Bio: Mr. Randy Richardson has served the Department of Physical Sciences as Laboratory Coordinator since 1994. In this capacity, Mr. Richardson maintains the chemistry laboratory in all aspects including chemical maintenance, safety, and instruction of students while in laboratory classes. Mr. Richardson has served on several committees while at AUM including: AUM’s ADA Task Force – Helps assure AUM is in compliance with regulations related to the Americans With Disabilities Act. AUM’s Diversity Council – Established to assist the University in developing statements offering the views of the institution towards fostering and maintaining respect for the many diverse individuals that comprise the AUM population. Mr. Richardson further serves the Department of Physical Sciences and AUM as the webmaster for the Departmental web pages. He was selected to receive the Outstanding Staff Award “Administrative Category” for exemplary service and dedication, academic year 1999- 2000. Mr. Richardson is charged with the production aspects of all departmental laboratory manuals, as well as co-author of several of the manuals. Departmental Laboratory manuals are a major source of funding for the department and helps fund purchases of much needed equipment for student use in the laboratories, such as an NMR Spectrophotomter, several Jasco spectrophotometers, and a fluorimeter.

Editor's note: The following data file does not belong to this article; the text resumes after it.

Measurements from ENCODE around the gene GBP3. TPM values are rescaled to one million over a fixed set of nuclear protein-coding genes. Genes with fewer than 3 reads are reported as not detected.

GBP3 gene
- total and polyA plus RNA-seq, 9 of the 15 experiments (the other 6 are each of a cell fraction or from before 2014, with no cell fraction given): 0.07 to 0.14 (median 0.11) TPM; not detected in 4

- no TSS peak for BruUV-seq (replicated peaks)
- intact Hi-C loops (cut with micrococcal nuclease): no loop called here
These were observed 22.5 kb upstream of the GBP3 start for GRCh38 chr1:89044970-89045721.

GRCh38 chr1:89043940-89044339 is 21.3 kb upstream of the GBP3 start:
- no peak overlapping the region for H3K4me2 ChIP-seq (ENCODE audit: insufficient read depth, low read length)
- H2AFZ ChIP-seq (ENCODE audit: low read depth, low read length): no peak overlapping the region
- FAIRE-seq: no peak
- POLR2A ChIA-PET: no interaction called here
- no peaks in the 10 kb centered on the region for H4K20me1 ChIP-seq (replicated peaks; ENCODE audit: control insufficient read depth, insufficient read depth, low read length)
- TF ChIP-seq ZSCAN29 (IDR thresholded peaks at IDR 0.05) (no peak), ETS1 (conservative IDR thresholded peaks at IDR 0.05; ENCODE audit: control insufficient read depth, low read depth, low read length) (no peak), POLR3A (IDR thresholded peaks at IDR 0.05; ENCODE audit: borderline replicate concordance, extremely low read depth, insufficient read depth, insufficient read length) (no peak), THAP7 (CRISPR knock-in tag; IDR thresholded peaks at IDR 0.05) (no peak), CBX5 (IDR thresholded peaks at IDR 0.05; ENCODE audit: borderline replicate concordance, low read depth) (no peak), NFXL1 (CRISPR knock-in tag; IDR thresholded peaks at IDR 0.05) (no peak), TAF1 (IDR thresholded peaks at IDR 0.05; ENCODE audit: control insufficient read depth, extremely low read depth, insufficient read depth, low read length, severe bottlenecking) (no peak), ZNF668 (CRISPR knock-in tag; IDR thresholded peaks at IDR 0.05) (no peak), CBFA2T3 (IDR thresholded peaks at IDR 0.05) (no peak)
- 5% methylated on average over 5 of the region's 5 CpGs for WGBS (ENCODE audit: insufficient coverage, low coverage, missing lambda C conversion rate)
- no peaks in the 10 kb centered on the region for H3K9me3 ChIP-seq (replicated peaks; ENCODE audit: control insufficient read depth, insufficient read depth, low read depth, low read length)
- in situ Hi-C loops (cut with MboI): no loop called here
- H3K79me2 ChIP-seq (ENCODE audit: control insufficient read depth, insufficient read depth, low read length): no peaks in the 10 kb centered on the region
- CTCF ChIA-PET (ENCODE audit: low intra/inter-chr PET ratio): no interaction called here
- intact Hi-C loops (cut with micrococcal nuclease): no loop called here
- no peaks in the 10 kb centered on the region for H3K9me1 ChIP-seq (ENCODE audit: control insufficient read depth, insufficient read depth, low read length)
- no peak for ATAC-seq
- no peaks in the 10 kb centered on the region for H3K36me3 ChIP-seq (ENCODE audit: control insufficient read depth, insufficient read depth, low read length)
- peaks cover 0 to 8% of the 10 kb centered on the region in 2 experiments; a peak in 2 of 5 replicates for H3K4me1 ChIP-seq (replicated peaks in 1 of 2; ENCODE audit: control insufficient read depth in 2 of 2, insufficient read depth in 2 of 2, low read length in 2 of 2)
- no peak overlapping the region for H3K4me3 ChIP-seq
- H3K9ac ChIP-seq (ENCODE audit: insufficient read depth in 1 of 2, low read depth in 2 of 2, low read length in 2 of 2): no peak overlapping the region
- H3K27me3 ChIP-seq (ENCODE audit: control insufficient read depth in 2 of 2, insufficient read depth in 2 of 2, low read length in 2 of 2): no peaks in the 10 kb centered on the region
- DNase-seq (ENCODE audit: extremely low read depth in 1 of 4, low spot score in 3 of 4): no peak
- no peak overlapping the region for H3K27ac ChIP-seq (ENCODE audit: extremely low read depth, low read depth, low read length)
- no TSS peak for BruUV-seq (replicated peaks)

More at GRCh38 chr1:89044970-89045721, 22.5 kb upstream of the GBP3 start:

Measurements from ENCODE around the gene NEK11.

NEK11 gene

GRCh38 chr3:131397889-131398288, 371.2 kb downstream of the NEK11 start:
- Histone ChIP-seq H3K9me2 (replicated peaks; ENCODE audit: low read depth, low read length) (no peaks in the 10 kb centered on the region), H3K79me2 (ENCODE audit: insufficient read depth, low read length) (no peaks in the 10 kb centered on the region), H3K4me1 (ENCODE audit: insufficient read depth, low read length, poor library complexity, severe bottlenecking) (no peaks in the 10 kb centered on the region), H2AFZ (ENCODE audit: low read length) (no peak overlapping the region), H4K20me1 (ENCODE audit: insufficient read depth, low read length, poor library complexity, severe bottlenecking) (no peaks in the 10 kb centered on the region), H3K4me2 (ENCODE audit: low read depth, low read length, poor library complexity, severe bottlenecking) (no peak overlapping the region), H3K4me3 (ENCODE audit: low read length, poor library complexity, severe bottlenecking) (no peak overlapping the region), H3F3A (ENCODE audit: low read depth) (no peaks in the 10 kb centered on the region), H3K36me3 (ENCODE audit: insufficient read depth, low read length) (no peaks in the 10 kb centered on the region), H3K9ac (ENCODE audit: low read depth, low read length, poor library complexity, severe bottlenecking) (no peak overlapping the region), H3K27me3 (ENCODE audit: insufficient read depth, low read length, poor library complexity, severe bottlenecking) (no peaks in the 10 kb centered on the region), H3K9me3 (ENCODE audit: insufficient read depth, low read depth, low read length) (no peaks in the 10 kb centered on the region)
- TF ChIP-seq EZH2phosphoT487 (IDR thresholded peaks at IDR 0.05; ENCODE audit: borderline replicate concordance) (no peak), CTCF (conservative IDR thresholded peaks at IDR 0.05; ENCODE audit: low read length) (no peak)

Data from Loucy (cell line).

Randy Russell

Bio: Randy Russell is the Advisor for Pre-Physical Therapy studies. Additionally, Mr. Russell instructs students in Astronomy, Introduction to Physical Sciences, and Physics.

Cheryl Sundberg

Ph.D., C&I, Secondary Science
Ed.S., Secondary Science, Chemistry, Physics
M.Ed., Secondary Science, Chemistry, Physics
B.S., Chemistry and Education

Bio: Cheryl White Sundberg, Ph.D., retired science educator with over 30 experience teaching. She holds a doctorate in curriculum and instruction with a concentration in science education. In addition to working as an adjunct, she is a Ronin Institute Independent Scholar, http://ronininstitute.org/

Nick Thomas

Bio: Dr. Nick Thomas is a Professor of Chemistry at AUM, and was selected as Distinguished Teaching Professor 2006 – 2009. He teaches Introduction to Chemistry, General Chemistry, and Analytical Chemistry courses. His primary areas of research have been coordination chemistry of transition metals and chemical education, and he has written numerous encyclopedia entries. He has also written feature articles on a variety of general interest topics for over 600 newspapers and magazines around the country.

Semih Dinc